The takeaway here is there is no way to predict how collateral values may change. The anecdote is to update collateral values on a regular basis to spot trends before they happen.
Accounting and Regulatory Reporting
The statement asserts that financial institutions must continue to comply with accounting and regulatory requirements for all modifications using GAAP reporting, including maintaining an appropriate allowance for loan loss. The big question is determining if it is a modification under the CARES Act which has specific criteria. Section 4013 of the CARES Act allows for additional loan modifications so long as it meets the criteria of the CARES Act. Specifically,
- Financial hardship is related to the COVID pandemic.
- Loan was not more than 30 days past due as of December 31, 2019.
- Modification is given between March 1, 2020 and the earlier of December 31, 2020 or 60 days after the National Emergency has ended.
If a loan modification does not meet the requirements above it can still avoid being recorded as a TDR if it complies with the standards set by the Interagency Statement on Loan Modifications and Reporting for Financial Institutions Working with Customers Affected by the Coronavirus (Revised).Specifically;
- Cumulative modifications are all related to COVID.
- Cumulative loan modifications are short term (less than 6 months).
- The loan is less than 30 days past due at the time of the modification.
Internal Control Systems
The guidance states that financial institutions should maintain prudent internal controls systems at the end of an accommodation and in determining if an additional accommodation is made. This will include;
- Appropriate approval is used to extend terms.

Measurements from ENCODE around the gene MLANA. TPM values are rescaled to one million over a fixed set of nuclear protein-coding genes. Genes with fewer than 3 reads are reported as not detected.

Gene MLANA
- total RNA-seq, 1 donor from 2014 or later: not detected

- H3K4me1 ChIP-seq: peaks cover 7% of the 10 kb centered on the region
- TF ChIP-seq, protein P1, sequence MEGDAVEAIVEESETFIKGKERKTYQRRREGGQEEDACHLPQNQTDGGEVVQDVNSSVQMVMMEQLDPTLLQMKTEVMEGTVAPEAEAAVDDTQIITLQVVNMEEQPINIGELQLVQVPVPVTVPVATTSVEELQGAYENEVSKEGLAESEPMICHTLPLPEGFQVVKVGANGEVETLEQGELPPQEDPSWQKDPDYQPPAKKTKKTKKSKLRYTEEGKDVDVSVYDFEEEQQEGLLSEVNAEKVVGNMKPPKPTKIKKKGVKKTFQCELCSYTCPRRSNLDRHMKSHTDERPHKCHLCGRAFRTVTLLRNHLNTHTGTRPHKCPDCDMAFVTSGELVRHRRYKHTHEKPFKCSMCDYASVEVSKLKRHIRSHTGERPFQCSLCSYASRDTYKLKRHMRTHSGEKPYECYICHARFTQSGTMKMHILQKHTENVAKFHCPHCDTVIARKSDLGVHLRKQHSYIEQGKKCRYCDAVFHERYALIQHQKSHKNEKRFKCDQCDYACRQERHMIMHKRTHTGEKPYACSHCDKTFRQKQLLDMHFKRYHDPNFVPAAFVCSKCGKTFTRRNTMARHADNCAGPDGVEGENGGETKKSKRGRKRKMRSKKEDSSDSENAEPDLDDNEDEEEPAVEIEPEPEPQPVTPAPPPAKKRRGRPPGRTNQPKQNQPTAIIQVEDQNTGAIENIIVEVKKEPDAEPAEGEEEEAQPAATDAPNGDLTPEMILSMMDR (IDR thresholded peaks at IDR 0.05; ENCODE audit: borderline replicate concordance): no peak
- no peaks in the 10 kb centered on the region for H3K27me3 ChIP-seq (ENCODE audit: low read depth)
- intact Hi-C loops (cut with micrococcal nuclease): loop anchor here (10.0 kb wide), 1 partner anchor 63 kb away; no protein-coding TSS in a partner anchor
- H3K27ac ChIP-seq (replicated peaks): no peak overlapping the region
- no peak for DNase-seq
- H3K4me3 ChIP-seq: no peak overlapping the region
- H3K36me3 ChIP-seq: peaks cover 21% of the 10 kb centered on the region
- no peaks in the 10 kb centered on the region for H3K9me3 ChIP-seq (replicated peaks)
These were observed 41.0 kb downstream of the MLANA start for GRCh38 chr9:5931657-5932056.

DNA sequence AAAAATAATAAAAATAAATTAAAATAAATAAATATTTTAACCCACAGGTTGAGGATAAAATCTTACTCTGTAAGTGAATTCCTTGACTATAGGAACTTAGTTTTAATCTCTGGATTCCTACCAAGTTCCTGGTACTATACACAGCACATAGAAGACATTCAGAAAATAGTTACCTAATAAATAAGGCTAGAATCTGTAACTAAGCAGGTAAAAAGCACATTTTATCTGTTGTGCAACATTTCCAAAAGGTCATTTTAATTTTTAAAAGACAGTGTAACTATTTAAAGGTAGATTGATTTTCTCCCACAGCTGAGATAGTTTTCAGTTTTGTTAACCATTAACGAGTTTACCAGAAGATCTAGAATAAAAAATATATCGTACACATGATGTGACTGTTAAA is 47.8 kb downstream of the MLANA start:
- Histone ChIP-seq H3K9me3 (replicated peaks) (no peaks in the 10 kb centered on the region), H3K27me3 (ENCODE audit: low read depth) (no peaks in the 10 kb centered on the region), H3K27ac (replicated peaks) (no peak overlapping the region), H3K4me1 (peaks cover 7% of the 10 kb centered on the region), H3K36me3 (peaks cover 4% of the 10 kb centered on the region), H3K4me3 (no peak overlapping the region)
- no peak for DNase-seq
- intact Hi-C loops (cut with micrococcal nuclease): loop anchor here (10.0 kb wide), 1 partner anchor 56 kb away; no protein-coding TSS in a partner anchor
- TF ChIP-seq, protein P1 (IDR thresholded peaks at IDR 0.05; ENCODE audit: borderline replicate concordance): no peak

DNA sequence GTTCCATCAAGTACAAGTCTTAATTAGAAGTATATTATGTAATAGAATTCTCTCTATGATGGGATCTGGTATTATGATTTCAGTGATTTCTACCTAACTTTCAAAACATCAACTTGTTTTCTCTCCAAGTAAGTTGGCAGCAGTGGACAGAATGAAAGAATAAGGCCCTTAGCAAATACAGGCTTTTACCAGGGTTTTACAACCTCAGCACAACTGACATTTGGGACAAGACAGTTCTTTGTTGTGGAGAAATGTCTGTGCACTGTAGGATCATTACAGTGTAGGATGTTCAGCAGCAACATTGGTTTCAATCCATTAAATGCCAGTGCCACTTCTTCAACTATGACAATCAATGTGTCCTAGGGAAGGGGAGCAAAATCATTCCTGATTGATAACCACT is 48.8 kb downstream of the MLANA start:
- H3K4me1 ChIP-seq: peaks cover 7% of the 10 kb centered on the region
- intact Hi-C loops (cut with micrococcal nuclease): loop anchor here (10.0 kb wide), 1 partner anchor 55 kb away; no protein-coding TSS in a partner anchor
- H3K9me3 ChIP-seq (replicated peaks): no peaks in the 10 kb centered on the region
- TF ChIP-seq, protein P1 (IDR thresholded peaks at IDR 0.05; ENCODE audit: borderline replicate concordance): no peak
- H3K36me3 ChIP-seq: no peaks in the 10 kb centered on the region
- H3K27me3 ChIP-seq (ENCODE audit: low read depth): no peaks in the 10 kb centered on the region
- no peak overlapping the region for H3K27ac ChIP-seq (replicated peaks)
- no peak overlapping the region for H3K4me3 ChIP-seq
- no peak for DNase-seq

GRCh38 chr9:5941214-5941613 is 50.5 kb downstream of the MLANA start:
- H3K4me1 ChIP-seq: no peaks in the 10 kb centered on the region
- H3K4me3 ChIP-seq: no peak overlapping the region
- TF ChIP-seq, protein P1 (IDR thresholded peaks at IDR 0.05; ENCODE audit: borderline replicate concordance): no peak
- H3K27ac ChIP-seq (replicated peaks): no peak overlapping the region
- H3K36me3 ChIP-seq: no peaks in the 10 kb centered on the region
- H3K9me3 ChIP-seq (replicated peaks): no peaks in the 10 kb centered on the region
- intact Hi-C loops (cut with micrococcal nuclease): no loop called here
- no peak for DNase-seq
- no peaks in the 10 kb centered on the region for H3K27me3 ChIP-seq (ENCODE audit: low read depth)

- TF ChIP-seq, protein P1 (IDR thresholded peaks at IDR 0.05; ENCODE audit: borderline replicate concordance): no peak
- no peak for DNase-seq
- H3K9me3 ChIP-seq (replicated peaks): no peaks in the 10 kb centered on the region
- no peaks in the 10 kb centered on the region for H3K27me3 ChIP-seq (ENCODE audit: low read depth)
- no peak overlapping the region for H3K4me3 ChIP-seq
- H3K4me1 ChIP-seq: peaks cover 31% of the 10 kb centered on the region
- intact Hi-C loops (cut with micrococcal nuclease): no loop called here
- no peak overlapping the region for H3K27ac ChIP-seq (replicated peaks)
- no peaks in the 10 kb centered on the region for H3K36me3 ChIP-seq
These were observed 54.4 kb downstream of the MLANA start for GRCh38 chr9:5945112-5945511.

- Options are provided to borrower in a fair manner complying with Fair Lending Practices.
- Systems are set up to for the accommodations including consolidating balances, billing and calculating payments.
- Staff is trained and qualified.
- Communications are clear and accurate and comply with contractual terms, policy guidelines federal and state laws and regulatory agencies.
- Risk ratings assessments are timely and supported appropriately.
Providing an additional loan modification is an important way to continue to support members who have been adversely affected by the COVID-19 pandemic but must be done in a prudent manner. Data analytics can be instrumental in monitoring borrowers who have been given an accommodation. Specifically by identifying when a loan goes into deferral, when that deferral period is scheduled to end and most importantly what happens next.
- Is there a payment made?
- Does that loan become past due?
- Do they continue or extend the deferral period?
- If that deferral is extended has there been prudent assessment of the credit risk?
Additionally, understanding the collateral value securing the loan is essential to determining the loss exposure in the event of borrower default.
2020 Analytics provides the data analytics and collateral valuation to keep financial institutions compliant with the interagency statement. Contact us today to learn more.